This morning we are heading to the city of Khabarovsk. The fact of arriving to a big city after many days of small villages makes our mood a bit better. At lunch we decide that for the evening we all deserve a nice and comfortable hotel for the night. While having lunch we are approached first by some Jehovah witness and right after a group of people that are traveling with a van from Moscow delivering bibles to the interior villages of Siberia. Arriving to Khabarovsk we cross the huge river called Amur. This river is important to Matteo and myself because it is much written about in the book from Tiziano Terzani ” Buonanotte Signor Lenin”, that originally gave us the idea to start this magnificent journey. The river Amur defines the border between Russia and China. Thierry finds a good hotel for the night with great Internet. In the evening we went for a quick bite to eat where we meet two Italians that are traveling with the Tran Siberian railroad across Siberia. It is unbelievable how the world is small. It turns out that one of them, Nicola de Marinis, a professional photographer knows very well a great friend of mine that in 2009 traveled from Argentina to Alaska on his Honda Transalp. His good friend Carlo Otta Brambilla, is a journalist writing many articles about the Tran Siberian railroad. The two were hired by the railroad to promote European tourist to do such a trip.
August 8, 2012
What a day today is for me. I basically sleep all day in a nice clean bed. Such a treat is allowed to me because Matteo’s, Akira’s, and Thierry’s bikes need some kind of tune-ups. They reach Max MOTO, a local bike shop where they plan to change Akira’s tires and also change the oil on Thierry KTM. Matteo on the other hands need to do some welding to his extraordinary 1989 Honda Dominator. For the first time we are noticing the change in the attitudes of the locals. They appear to be much more nice and amicable. The mechanics are so nice that they invite Matteo and the other for lunch. That would have never happened a few hundred kilometers before. The amount of people drunk in the City is crazy. People have hard time walking around us.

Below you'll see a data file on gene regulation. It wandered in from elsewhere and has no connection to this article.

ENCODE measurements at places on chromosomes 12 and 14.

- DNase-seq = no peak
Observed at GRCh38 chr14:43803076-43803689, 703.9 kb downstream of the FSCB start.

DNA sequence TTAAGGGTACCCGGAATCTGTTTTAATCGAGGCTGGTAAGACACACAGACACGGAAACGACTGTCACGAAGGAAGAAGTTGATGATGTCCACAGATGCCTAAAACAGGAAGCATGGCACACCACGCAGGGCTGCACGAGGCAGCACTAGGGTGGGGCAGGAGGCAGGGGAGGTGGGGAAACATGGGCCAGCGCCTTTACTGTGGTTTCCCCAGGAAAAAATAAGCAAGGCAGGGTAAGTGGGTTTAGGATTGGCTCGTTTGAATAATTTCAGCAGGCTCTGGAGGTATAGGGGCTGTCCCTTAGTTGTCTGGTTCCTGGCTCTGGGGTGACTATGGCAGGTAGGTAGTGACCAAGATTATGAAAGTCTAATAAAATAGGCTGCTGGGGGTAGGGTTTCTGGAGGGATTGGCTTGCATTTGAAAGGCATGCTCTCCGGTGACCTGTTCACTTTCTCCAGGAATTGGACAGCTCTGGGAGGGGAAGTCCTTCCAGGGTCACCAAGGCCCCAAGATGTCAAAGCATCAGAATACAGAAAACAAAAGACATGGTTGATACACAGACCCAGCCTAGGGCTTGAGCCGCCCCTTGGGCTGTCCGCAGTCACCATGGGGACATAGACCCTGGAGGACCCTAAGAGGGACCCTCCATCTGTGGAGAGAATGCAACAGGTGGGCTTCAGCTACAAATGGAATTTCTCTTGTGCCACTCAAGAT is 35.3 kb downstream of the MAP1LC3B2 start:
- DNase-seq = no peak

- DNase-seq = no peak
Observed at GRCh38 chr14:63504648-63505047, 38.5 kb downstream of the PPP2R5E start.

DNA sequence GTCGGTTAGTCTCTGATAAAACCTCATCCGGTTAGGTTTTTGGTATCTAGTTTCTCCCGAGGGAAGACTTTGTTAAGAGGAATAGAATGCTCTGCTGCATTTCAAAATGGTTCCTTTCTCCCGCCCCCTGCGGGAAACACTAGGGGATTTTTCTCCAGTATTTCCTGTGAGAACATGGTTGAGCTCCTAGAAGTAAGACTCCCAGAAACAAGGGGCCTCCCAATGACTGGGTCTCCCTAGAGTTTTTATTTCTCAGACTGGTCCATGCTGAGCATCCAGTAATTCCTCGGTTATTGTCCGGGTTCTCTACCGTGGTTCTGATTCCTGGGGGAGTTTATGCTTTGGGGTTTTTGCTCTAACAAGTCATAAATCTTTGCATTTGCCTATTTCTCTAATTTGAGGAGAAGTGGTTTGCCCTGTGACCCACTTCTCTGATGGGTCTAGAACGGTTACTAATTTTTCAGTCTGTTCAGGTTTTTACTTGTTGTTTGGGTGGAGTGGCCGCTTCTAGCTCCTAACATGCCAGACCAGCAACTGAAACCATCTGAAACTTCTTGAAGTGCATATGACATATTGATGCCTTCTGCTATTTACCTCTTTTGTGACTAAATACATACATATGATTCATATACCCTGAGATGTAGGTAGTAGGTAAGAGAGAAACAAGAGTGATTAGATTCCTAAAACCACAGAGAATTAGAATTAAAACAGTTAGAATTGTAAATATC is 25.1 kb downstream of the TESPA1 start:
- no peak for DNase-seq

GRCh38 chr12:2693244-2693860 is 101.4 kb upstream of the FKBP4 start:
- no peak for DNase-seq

August 6, 2012
Today we all feel a little tired and have a slower start. We are heading to Novobureyskiy. A 690 KM trip. The road is pretty boring all day following the Tran Siberian Railroad. The only interesting thing is that at times we can see the Chinese border. At lunch we start asking Akira to make some phone calls in Japan to see about a shipping company that will ship Mateo’s bike to Vancouver and mine and Thierry’s to Europe. In the evening we are supposed to stay at a Stayanka (sort of truck stop) but when we get there everything is full. We are not sure of what to do next. I suggest going knock on people’s door asking permission to place our tent in their garden. 99 % of the times people will invite you to stay with them, when a full dressed Russian biker shows up to the gas station. We immediately made him aware of the situation and ask him if there is any nearby accommodation. He tells us there is a something that might work for us at about 5 KM. It is already night and our number one rule is never to drive at night. Considering the short drive we follow Igor to the place. Of course we invite him for a bite to eat with us. Our conversation is interesting enough as he knows some English. During my trip through Siberia I am interested in knowing whether people believe that the old Soviet regime was in a way better then the actual situation. It is of course a complex argument but my impression is that many people prefer the way it was in many aspects. The situation right now is that there is extreme wealth in some part of this huge country but as well extreme poverty in other areas. The area that we are crossing right now is one of them and people don’t have much of anything. Igor explains us that during the regime everyone had a car, a house, and a small but enough money every month. Now everything is left in total abandonment and people left on their own. In this part of Siberia the rule of the strongest reigns. That of course explains why it is dangerous to stay out at night in this region.